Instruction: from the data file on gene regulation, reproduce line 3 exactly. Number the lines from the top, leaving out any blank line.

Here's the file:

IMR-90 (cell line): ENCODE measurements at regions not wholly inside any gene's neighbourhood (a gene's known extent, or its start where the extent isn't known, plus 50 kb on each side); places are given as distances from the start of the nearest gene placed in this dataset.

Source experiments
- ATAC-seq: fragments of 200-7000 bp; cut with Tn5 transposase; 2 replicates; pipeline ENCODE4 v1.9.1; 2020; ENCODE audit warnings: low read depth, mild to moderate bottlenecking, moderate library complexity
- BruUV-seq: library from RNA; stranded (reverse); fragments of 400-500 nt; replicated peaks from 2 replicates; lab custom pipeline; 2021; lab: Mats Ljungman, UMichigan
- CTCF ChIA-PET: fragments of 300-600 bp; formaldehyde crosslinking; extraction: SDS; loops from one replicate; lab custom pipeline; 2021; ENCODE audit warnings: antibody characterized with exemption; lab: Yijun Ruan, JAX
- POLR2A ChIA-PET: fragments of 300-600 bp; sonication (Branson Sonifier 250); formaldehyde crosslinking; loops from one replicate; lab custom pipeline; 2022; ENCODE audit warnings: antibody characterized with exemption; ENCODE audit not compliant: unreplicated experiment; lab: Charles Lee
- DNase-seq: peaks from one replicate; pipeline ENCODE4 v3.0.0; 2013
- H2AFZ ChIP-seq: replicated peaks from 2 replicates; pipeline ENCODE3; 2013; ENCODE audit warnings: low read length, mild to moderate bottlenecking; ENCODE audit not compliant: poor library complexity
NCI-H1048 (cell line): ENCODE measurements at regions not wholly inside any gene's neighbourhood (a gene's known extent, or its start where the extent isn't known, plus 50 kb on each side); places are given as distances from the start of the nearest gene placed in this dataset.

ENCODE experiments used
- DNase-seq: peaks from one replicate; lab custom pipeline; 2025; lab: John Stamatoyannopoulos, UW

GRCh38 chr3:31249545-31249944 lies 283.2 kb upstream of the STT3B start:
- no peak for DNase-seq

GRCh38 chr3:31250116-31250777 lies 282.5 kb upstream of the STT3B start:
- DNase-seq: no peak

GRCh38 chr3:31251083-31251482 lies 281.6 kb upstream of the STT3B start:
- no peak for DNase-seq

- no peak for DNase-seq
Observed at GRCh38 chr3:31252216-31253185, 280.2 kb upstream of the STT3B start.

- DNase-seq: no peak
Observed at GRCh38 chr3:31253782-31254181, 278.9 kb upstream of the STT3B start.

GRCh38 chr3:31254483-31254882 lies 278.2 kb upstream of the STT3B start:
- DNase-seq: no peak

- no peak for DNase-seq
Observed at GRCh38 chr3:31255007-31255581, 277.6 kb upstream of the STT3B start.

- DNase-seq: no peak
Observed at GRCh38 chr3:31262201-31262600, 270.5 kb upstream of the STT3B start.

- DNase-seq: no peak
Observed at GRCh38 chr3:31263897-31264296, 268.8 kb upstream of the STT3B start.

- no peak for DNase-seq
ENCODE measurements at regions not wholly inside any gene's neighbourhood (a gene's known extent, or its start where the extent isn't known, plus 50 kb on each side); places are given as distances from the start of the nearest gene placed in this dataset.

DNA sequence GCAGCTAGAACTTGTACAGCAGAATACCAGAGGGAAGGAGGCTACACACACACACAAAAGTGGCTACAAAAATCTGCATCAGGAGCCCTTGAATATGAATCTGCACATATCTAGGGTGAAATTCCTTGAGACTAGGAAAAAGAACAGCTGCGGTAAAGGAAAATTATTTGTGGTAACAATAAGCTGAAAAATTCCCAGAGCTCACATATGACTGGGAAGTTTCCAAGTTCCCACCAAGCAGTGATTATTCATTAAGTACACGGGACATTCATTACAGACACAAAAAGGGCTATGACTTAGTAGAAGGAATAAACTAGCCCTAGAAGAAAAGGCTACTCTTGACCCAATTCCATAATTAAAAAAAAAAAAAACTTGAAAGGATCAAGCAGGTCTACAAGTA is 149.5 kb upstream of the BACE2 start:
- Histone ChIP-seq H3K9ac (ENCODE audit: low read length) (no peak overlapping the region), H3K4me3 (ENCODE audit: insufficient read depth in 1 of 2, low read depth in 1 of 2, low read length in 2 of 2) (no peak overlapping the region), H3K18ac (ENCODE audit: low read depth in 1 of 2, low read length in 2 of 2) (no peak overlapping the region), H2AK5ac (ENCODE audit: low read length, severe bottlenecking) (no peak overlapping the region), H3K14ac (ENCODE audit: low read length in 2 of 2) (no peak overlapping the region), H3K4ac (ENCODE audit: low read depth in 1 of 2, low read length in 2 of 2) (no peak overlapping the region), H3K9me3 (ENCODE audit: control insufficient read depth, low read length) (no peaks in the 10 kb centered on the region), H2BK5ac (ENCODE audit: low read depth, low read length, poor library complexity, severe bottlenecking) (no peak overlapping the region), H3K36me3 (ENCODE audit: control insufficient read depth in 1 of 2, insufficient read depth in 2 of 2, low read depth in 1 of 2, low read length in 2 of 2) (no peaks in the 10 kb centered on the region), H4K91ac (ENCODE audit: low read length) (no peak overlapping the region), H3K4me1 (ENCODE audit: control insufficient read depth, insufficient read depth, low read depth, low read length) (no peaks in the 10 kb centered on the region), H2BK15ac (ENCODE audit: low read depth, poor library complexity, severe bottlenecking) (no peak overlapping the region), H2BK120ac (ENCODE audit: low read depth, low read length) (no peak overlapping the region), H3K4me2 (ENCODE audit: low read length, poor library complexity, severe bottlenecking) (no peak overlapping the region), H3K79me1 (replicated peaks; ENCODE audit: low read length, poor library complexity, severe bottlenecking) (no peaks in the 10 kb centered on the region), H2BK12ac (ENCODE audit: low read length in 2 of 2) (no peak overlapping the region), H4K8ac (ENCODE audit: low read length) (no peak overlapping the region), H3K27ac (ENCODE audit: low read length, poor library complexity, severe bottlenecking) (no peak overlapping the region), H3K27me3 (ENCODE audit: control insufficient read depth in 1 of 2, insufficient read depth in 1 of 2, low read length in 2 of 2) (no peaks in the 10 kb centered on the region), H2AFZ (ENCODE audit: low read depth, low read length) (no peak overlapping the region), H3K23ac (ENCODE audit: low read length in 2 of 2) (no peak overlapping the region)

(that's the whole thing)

- ATAC-seq: fragments of 200-7000 bp; cut with Tn5 transposase; 2 replicates; pipeline ENCODE4 v1.9.1; 2020; ENCODE audit warnings: low read depth, mild to moderate bottlenecking, moderate library complexity